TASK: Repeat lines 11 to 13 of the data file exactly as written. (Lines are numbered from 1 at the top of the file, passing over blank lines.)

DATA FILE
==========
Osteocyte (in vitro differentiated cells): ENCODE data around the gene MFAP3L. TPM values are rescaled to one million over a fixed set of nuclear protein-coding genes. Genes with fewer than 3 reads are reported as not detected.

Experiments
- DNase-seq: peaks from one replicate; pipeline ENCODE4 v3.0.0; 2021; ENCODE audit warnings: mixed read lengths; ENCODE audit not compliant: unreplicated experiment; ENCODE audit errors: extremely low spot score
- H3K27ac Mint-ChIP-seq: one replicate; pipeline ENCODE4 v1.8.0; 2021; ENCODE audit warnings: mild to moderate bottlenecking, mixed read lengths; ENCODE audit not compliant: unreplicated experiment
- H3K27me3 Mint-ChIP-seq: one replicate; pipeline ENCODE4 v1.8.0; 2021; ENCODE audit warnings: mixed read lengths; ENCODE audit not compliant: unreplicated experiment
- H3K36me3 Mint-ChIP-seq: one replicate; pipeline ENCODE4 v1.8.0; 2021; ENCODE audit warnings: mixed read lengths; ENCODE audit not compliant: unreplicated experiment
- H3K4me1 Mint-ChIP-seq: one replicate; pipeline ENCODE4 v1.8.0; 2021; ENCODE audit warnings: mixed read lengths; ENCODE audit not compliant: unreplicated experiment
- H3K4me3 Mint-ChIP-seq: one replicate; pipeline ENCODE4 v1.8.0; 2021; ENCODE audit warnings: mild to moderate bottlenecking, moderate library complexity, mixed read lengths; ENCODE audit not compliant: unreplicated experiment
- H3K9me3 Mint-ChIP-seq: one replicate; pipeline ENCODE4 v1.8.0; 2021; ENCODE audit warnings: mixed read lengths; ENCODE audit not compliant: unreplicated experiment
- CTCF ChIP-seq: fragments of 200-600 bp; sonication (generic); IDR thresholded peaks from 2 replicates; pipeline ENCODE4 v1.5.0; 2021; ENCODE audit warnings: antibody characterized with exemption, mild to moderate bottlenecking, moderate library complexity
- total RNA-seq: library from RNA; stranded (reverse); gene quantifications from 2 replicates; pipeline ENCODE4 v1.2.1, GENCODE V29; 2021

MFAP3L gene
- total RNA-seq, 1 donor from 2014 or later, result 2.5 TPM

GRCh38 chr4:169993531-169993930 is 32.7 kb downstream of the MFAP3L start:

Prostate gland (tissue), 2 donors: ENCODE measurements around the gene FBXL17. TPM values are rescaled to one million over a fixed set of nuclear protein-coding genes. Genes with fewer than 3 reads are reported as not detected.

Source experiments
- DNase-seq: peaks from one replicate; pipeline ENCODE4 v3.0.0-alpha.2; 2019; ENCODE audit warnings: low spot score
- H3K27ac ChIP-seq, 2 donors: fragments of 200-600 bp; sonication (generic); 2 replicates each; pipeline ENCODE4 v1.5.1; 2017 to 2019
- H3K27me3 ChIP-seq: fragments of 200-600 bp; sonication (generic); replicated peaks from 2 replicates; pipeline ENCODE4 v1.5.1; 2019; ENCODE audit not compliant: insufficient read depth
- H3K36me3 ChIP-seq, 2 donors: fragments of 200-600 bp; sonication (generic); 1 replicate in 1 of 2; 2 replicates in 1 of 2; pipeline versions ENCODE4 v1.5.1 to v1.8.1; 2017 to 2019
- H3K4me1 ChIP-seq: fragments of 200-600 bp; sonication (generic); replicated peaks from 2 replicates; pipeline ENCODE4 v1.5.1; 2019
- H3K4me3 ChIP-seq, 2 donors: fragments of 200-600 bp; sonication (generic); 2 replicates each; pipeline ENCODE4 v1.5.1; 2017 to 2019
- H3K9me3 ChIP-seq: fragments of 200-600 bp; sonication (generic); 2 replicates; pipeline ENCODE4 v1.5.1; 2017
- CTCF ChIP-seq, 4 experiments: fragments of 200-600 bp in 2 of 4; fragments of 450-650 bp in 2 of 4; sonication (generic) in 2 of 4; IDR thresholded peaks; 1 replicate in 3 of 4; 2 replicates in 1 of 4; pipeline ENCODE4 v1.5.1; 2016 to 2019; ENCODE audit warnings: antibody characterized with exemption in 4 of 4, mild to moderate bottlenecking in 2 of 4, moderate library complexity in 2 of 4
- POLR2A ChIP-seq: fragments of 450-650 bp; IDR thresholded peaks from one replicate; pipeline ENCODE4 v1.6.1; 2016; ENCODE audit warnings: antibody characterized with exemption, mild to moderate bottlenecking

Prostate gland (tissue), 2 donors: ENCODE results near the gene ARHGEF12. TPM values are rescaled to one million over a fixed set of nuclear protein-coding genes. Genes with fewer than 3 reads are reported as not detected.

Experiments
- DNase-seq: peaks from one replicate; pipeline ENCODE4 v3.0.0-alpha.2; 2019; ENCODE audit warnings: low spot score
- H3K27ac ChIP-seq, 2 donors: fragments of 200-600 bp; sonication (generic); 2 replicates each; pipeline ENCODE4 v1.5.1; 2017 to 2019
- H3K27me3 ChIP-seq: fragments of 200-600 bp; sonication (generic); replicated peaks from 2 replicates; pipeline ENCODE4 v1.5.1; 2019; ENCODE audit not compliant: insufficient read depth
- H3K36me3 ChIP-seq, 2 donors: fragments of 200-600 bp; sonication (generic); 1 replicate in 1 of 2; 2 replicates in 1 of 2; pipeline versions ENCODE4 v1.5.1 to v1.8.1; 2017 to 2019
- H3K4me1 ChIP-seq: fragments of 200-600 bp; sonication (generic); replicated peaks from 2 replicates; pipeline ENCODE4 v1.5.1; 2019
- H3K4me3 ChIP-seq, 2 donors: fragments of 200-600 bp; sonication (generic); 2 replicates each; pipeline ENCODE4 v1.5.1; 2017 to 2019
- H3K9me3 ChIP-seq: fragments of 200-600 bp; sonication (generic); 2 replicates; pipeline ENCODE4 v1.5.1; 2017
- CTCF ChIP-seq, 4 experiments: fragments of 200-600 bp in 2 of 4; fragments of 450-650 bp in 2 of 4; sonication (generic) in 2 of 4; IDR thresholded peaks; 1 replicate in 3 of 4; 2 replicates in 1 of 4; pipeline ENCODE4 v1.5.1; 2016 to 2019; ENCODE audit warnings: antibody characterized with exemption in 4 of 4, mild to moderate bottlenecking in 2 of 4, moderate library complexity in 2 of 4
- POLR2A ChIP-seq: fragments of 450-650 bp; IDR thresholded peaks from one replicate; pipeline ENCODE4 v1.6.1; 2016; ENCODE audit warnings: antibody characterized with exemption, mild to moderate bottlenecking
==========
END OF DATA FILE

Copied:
- total RNA-seq: library from RNA; stranded (reverse); gene quantifications from 2 replicates; pipeline ENCODE4 v1.2.1, GENCODE V29; 2021

MFAP3L gene
- total RNA-seq, 1 donor from 2014 or later, result 2.5 TPM